A little off topic, but humans, take note! There are no excuses for any low selenium levels after reading this blog (unless you are allergic to the humble Brazil nut!) Did you know that a small handful of Brazil nuts will cover your daily selenium requirements? A standard adult requires 55 mcg of selenium a day and 5g of Brazil nuts will supply around 60 mcg. If you are planning on eating your nuts it is best to soak them for a few hours first; soaking increases digestibility allowing you to maximise their goodness! Can dogs eat nuts? Opinion varies; some nuts are actually toxic and the rest tend to be high in fat so there are likely better options in the meaty treats mentioned above.

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The recommendations are for a healthy dog suffering from mild heart dis-ease. Some breeds such as King Charles Cavalier Spaniels may be born with congenital heart issues and therefore you should take advice from a veterinarian before making any diet changes alongside a nutritionist. Any new symptoms assessed by your veterinarian and never self-diagnose your dog’s disease. Nutrients never work alone, nor do they have a single function; a complete and balanced diet is vital to make sure your dog is getting all the nutrients they need for optimal health long-term. The foods listed above should be considered as an addition(s) to a current diet. Single foods should not be relied upon for any lengthy period of time as each food has a varying nutrient profile, potentially leading to imbalances within a dog’s given diet. Further, the foods mentioned will not suit all dogs as individuals vary in tolerance. If your dog is displaying symptoms, it is prudent to speak to a qualified professional to assess their diet and make sure all the required nutrients are being provided for and in the correct balance. The content of this blog is not intended to be a substitute for professional veterinarian advice, diagnosis, or treatment. If your dog suffers from a pre-existing condition and/or is on medication, you should not make dietary changes without taking advice from a veterinarian or Nutritional Therapist.


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Gołyński, M., Lutnicki, K., Krumrych, W., Szczepanik, M., Gołyńska, M., Wilkołek, P., Adamek, Ł., Sitkowski, Ł., & Kurek, Ł. (2017). Relationship between Total Homocysteine, Folic Acid, and Thyroid Hormones in Hypothyroid Dogs. Journal of veterinary internal medicine, 31(5), 1403–1405.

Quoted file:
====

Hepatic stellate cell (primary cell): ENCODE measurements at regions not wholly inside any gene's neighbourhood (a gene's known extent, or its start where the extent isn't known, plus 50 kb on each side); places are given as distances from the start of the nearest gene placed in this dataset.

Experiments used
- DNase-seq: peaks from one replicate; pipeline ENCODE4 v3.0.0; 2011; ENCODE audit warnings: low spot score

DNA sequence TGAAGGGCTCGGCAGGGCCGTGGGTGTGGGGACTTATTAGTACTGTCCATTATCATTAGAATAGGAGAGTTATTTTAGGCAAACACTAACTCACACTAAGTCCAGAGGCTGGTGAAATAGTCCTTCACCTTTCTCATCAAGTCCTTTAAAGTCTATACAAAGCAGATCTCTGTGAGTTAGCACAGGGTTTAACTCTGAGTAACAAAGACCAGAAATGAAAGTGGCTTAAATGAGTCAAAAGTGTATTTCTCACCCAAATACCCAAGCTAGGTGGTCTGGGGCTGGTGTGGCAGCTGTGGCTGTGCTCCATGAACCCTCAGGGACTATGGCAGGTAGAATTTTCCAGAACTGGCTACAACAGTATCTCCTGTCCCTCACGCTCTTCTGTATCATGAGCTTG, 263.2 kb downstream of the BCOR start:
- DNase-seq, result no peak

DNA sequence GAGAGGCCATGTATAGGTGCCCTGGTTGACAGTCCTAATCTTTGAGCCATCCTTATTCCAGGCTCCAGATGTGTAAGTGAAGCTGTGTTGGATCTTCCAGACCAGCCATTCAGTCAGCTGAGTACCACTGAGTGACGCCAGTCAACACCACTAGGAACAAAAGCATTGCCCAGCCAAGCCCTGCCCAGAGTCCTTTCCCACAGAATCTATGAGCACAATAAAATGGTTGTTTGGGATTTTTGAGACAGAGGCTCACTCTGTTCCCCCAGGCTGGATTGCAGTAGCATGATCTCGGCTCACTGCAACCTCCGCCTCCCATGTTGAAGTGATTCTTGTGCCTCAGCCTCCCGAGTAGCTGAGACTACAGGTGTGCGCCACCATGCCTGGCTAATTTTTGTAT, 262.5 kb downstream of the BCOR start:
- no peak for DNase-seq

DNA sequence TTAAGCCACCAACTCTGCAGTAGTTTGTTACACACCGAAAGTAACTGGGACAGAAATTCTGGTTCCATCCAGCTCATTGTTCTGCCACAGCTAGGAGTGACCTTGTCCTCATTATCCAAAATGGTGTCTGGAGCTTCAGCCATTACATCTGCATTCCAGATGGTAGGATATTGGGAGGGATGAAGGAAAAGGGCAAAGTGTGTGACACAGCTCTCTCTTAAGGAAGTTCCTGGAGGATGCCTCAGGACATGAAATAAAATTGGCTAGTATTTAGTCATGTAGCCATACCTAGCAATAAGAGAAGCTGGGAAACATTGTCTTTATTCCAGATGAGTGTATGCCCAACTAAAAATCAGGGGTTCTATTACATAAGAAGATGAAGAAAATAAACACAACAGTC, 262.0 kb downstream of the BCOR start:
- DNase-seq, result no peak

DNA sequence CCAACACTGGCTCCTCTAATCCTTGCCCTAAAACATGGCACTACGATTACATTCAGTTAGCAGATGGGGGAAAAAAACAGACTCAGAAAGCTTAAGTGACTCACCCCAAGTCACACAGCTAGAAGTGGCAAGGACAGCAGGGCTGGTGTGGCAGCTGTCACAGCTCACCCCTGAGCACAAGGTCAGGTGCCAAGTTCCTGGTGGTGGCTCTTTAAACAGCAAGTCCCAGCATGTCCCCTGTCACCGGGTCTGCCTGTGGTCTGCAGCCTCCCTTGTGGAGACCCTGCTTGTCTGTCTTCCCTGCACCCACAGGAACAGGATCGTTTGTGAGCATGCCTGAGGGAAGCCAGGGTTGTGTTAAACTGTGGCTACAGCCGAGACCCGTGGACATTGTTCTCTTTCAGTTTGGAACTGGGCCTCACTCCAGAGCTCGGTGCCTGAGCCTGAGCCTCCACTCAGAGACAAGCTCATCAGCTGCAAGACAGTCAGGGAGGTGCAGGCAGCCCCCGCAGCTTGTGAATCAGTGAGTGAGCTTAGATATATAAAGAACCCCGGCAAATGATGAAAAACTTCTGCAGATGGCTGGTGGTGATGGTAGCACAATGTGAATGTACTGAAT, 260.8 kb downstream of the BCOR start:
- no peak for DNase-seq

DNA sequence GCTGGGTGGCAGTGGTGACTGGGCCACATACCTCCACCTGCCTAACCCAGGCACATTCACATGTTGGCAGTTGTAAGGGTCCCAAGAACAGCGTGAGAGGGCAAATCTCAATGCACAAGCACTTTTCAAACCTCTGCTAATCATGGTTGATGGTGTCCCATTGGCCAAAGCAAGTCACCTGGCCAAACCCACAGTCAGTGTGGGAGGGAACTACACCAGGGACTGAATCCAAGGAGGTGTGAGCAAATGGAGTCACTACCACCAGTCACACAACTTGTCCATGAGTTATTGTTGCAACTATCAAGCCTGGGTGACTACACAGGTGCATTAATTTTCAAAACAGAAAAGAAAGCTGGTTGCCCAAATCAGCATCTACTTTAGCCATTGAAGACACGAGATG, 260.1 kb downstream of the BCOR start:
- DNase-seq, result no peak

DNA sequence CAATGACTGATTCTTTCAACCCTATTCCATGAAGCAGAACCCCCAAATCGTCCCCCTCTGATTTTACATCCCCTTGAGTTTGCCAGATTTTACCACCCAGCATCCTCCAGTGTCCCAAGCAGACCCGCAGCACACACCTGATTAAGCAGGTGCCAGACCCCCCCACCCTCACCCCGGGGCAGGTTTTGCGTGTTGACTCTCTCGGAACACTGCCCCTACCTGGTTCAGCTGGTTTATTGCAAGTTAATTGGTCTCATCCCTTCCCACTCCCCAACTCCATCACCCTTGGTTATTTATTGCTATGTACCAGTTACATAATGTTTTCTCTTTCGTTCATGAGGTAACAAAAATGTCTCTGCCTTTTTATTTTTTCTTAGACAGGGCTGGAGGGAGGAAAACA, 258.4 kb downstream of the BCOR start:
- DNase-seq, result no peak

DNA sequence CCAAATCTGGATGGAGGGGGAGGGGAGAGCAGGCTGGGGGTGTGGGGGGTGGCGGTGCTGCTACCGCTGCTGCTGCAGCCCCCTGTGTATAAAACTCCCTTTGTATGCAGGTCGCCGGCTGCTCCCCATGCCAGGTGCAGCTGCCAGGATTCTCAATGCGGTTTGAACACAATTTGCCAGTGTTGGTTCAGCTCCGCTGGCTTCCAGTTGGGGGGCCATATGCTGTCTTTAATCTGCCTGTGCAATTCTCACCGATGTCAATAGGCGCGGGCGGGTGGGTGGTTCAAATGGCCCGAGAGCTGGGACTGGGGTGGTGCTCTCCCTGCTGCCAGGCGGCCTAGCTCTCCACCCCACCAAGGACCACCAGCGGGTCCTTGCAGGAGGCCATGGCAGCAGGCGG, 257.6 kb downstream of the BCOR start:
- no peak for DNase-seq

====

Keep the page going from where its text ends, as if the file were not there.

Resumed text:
Flanagan, J.L., Simmons, P.A., Vehige, J. et al. (2010) Role of carnitine in disease. Nutr Metab (Lond) 7, 30.

Kittleson MD, Keene B, Pion PD, Loyer CG (1994) Results of the multicenter spaniel trial (MUST): taurine- and carnitine-responsive dilated cardiomyopathy in American cocker spaniels with decreased plasma taurine concentration. J Vet Intern Med. 1997 Jul-Aug;11(4):204-11.

Knüttel‐Gustavsen, S. and Harmeyer, J. (2011), “The content of L‐carnitine in meat after different methods of heat treatment”, British Food Journal, Vol. 113 No. 9, pp. 1114-1126.

McCauley, S. R., Clark, S. D., Quest, B. W., Streeter, R. M., & Oxford, E. M. (2020). Review of canine dilated cardiomyopathy in the wake of diet-associated concerns. Journal of animal science, 98(6).

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Smith, C.E., Parnell, L.D., Lai, CQ. et al. (2021) Investigation of diets associated with dilated cardiomyopathy in dogs using foodomics analysis. Sci Rep 11, 15881.

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Toshiaki Kakimoto, Tomoko Iwanaga and Hiroaki Kanouchi (2014), “Plasma Homocysteine Concentrations in Dogs,” International Journal of Veterinary Medicine: Research & Reports, Vol. 2014

Ying. S, Y.Wei, T. Xianwen, Y.Quanhao, C. Xiaojing, W. Fenfang (2021) Keshan Disease: A Potentially Fatal Endemic Cardiomyopathy in Remote Mountains of China Frontiers in Pediatrics (9), 78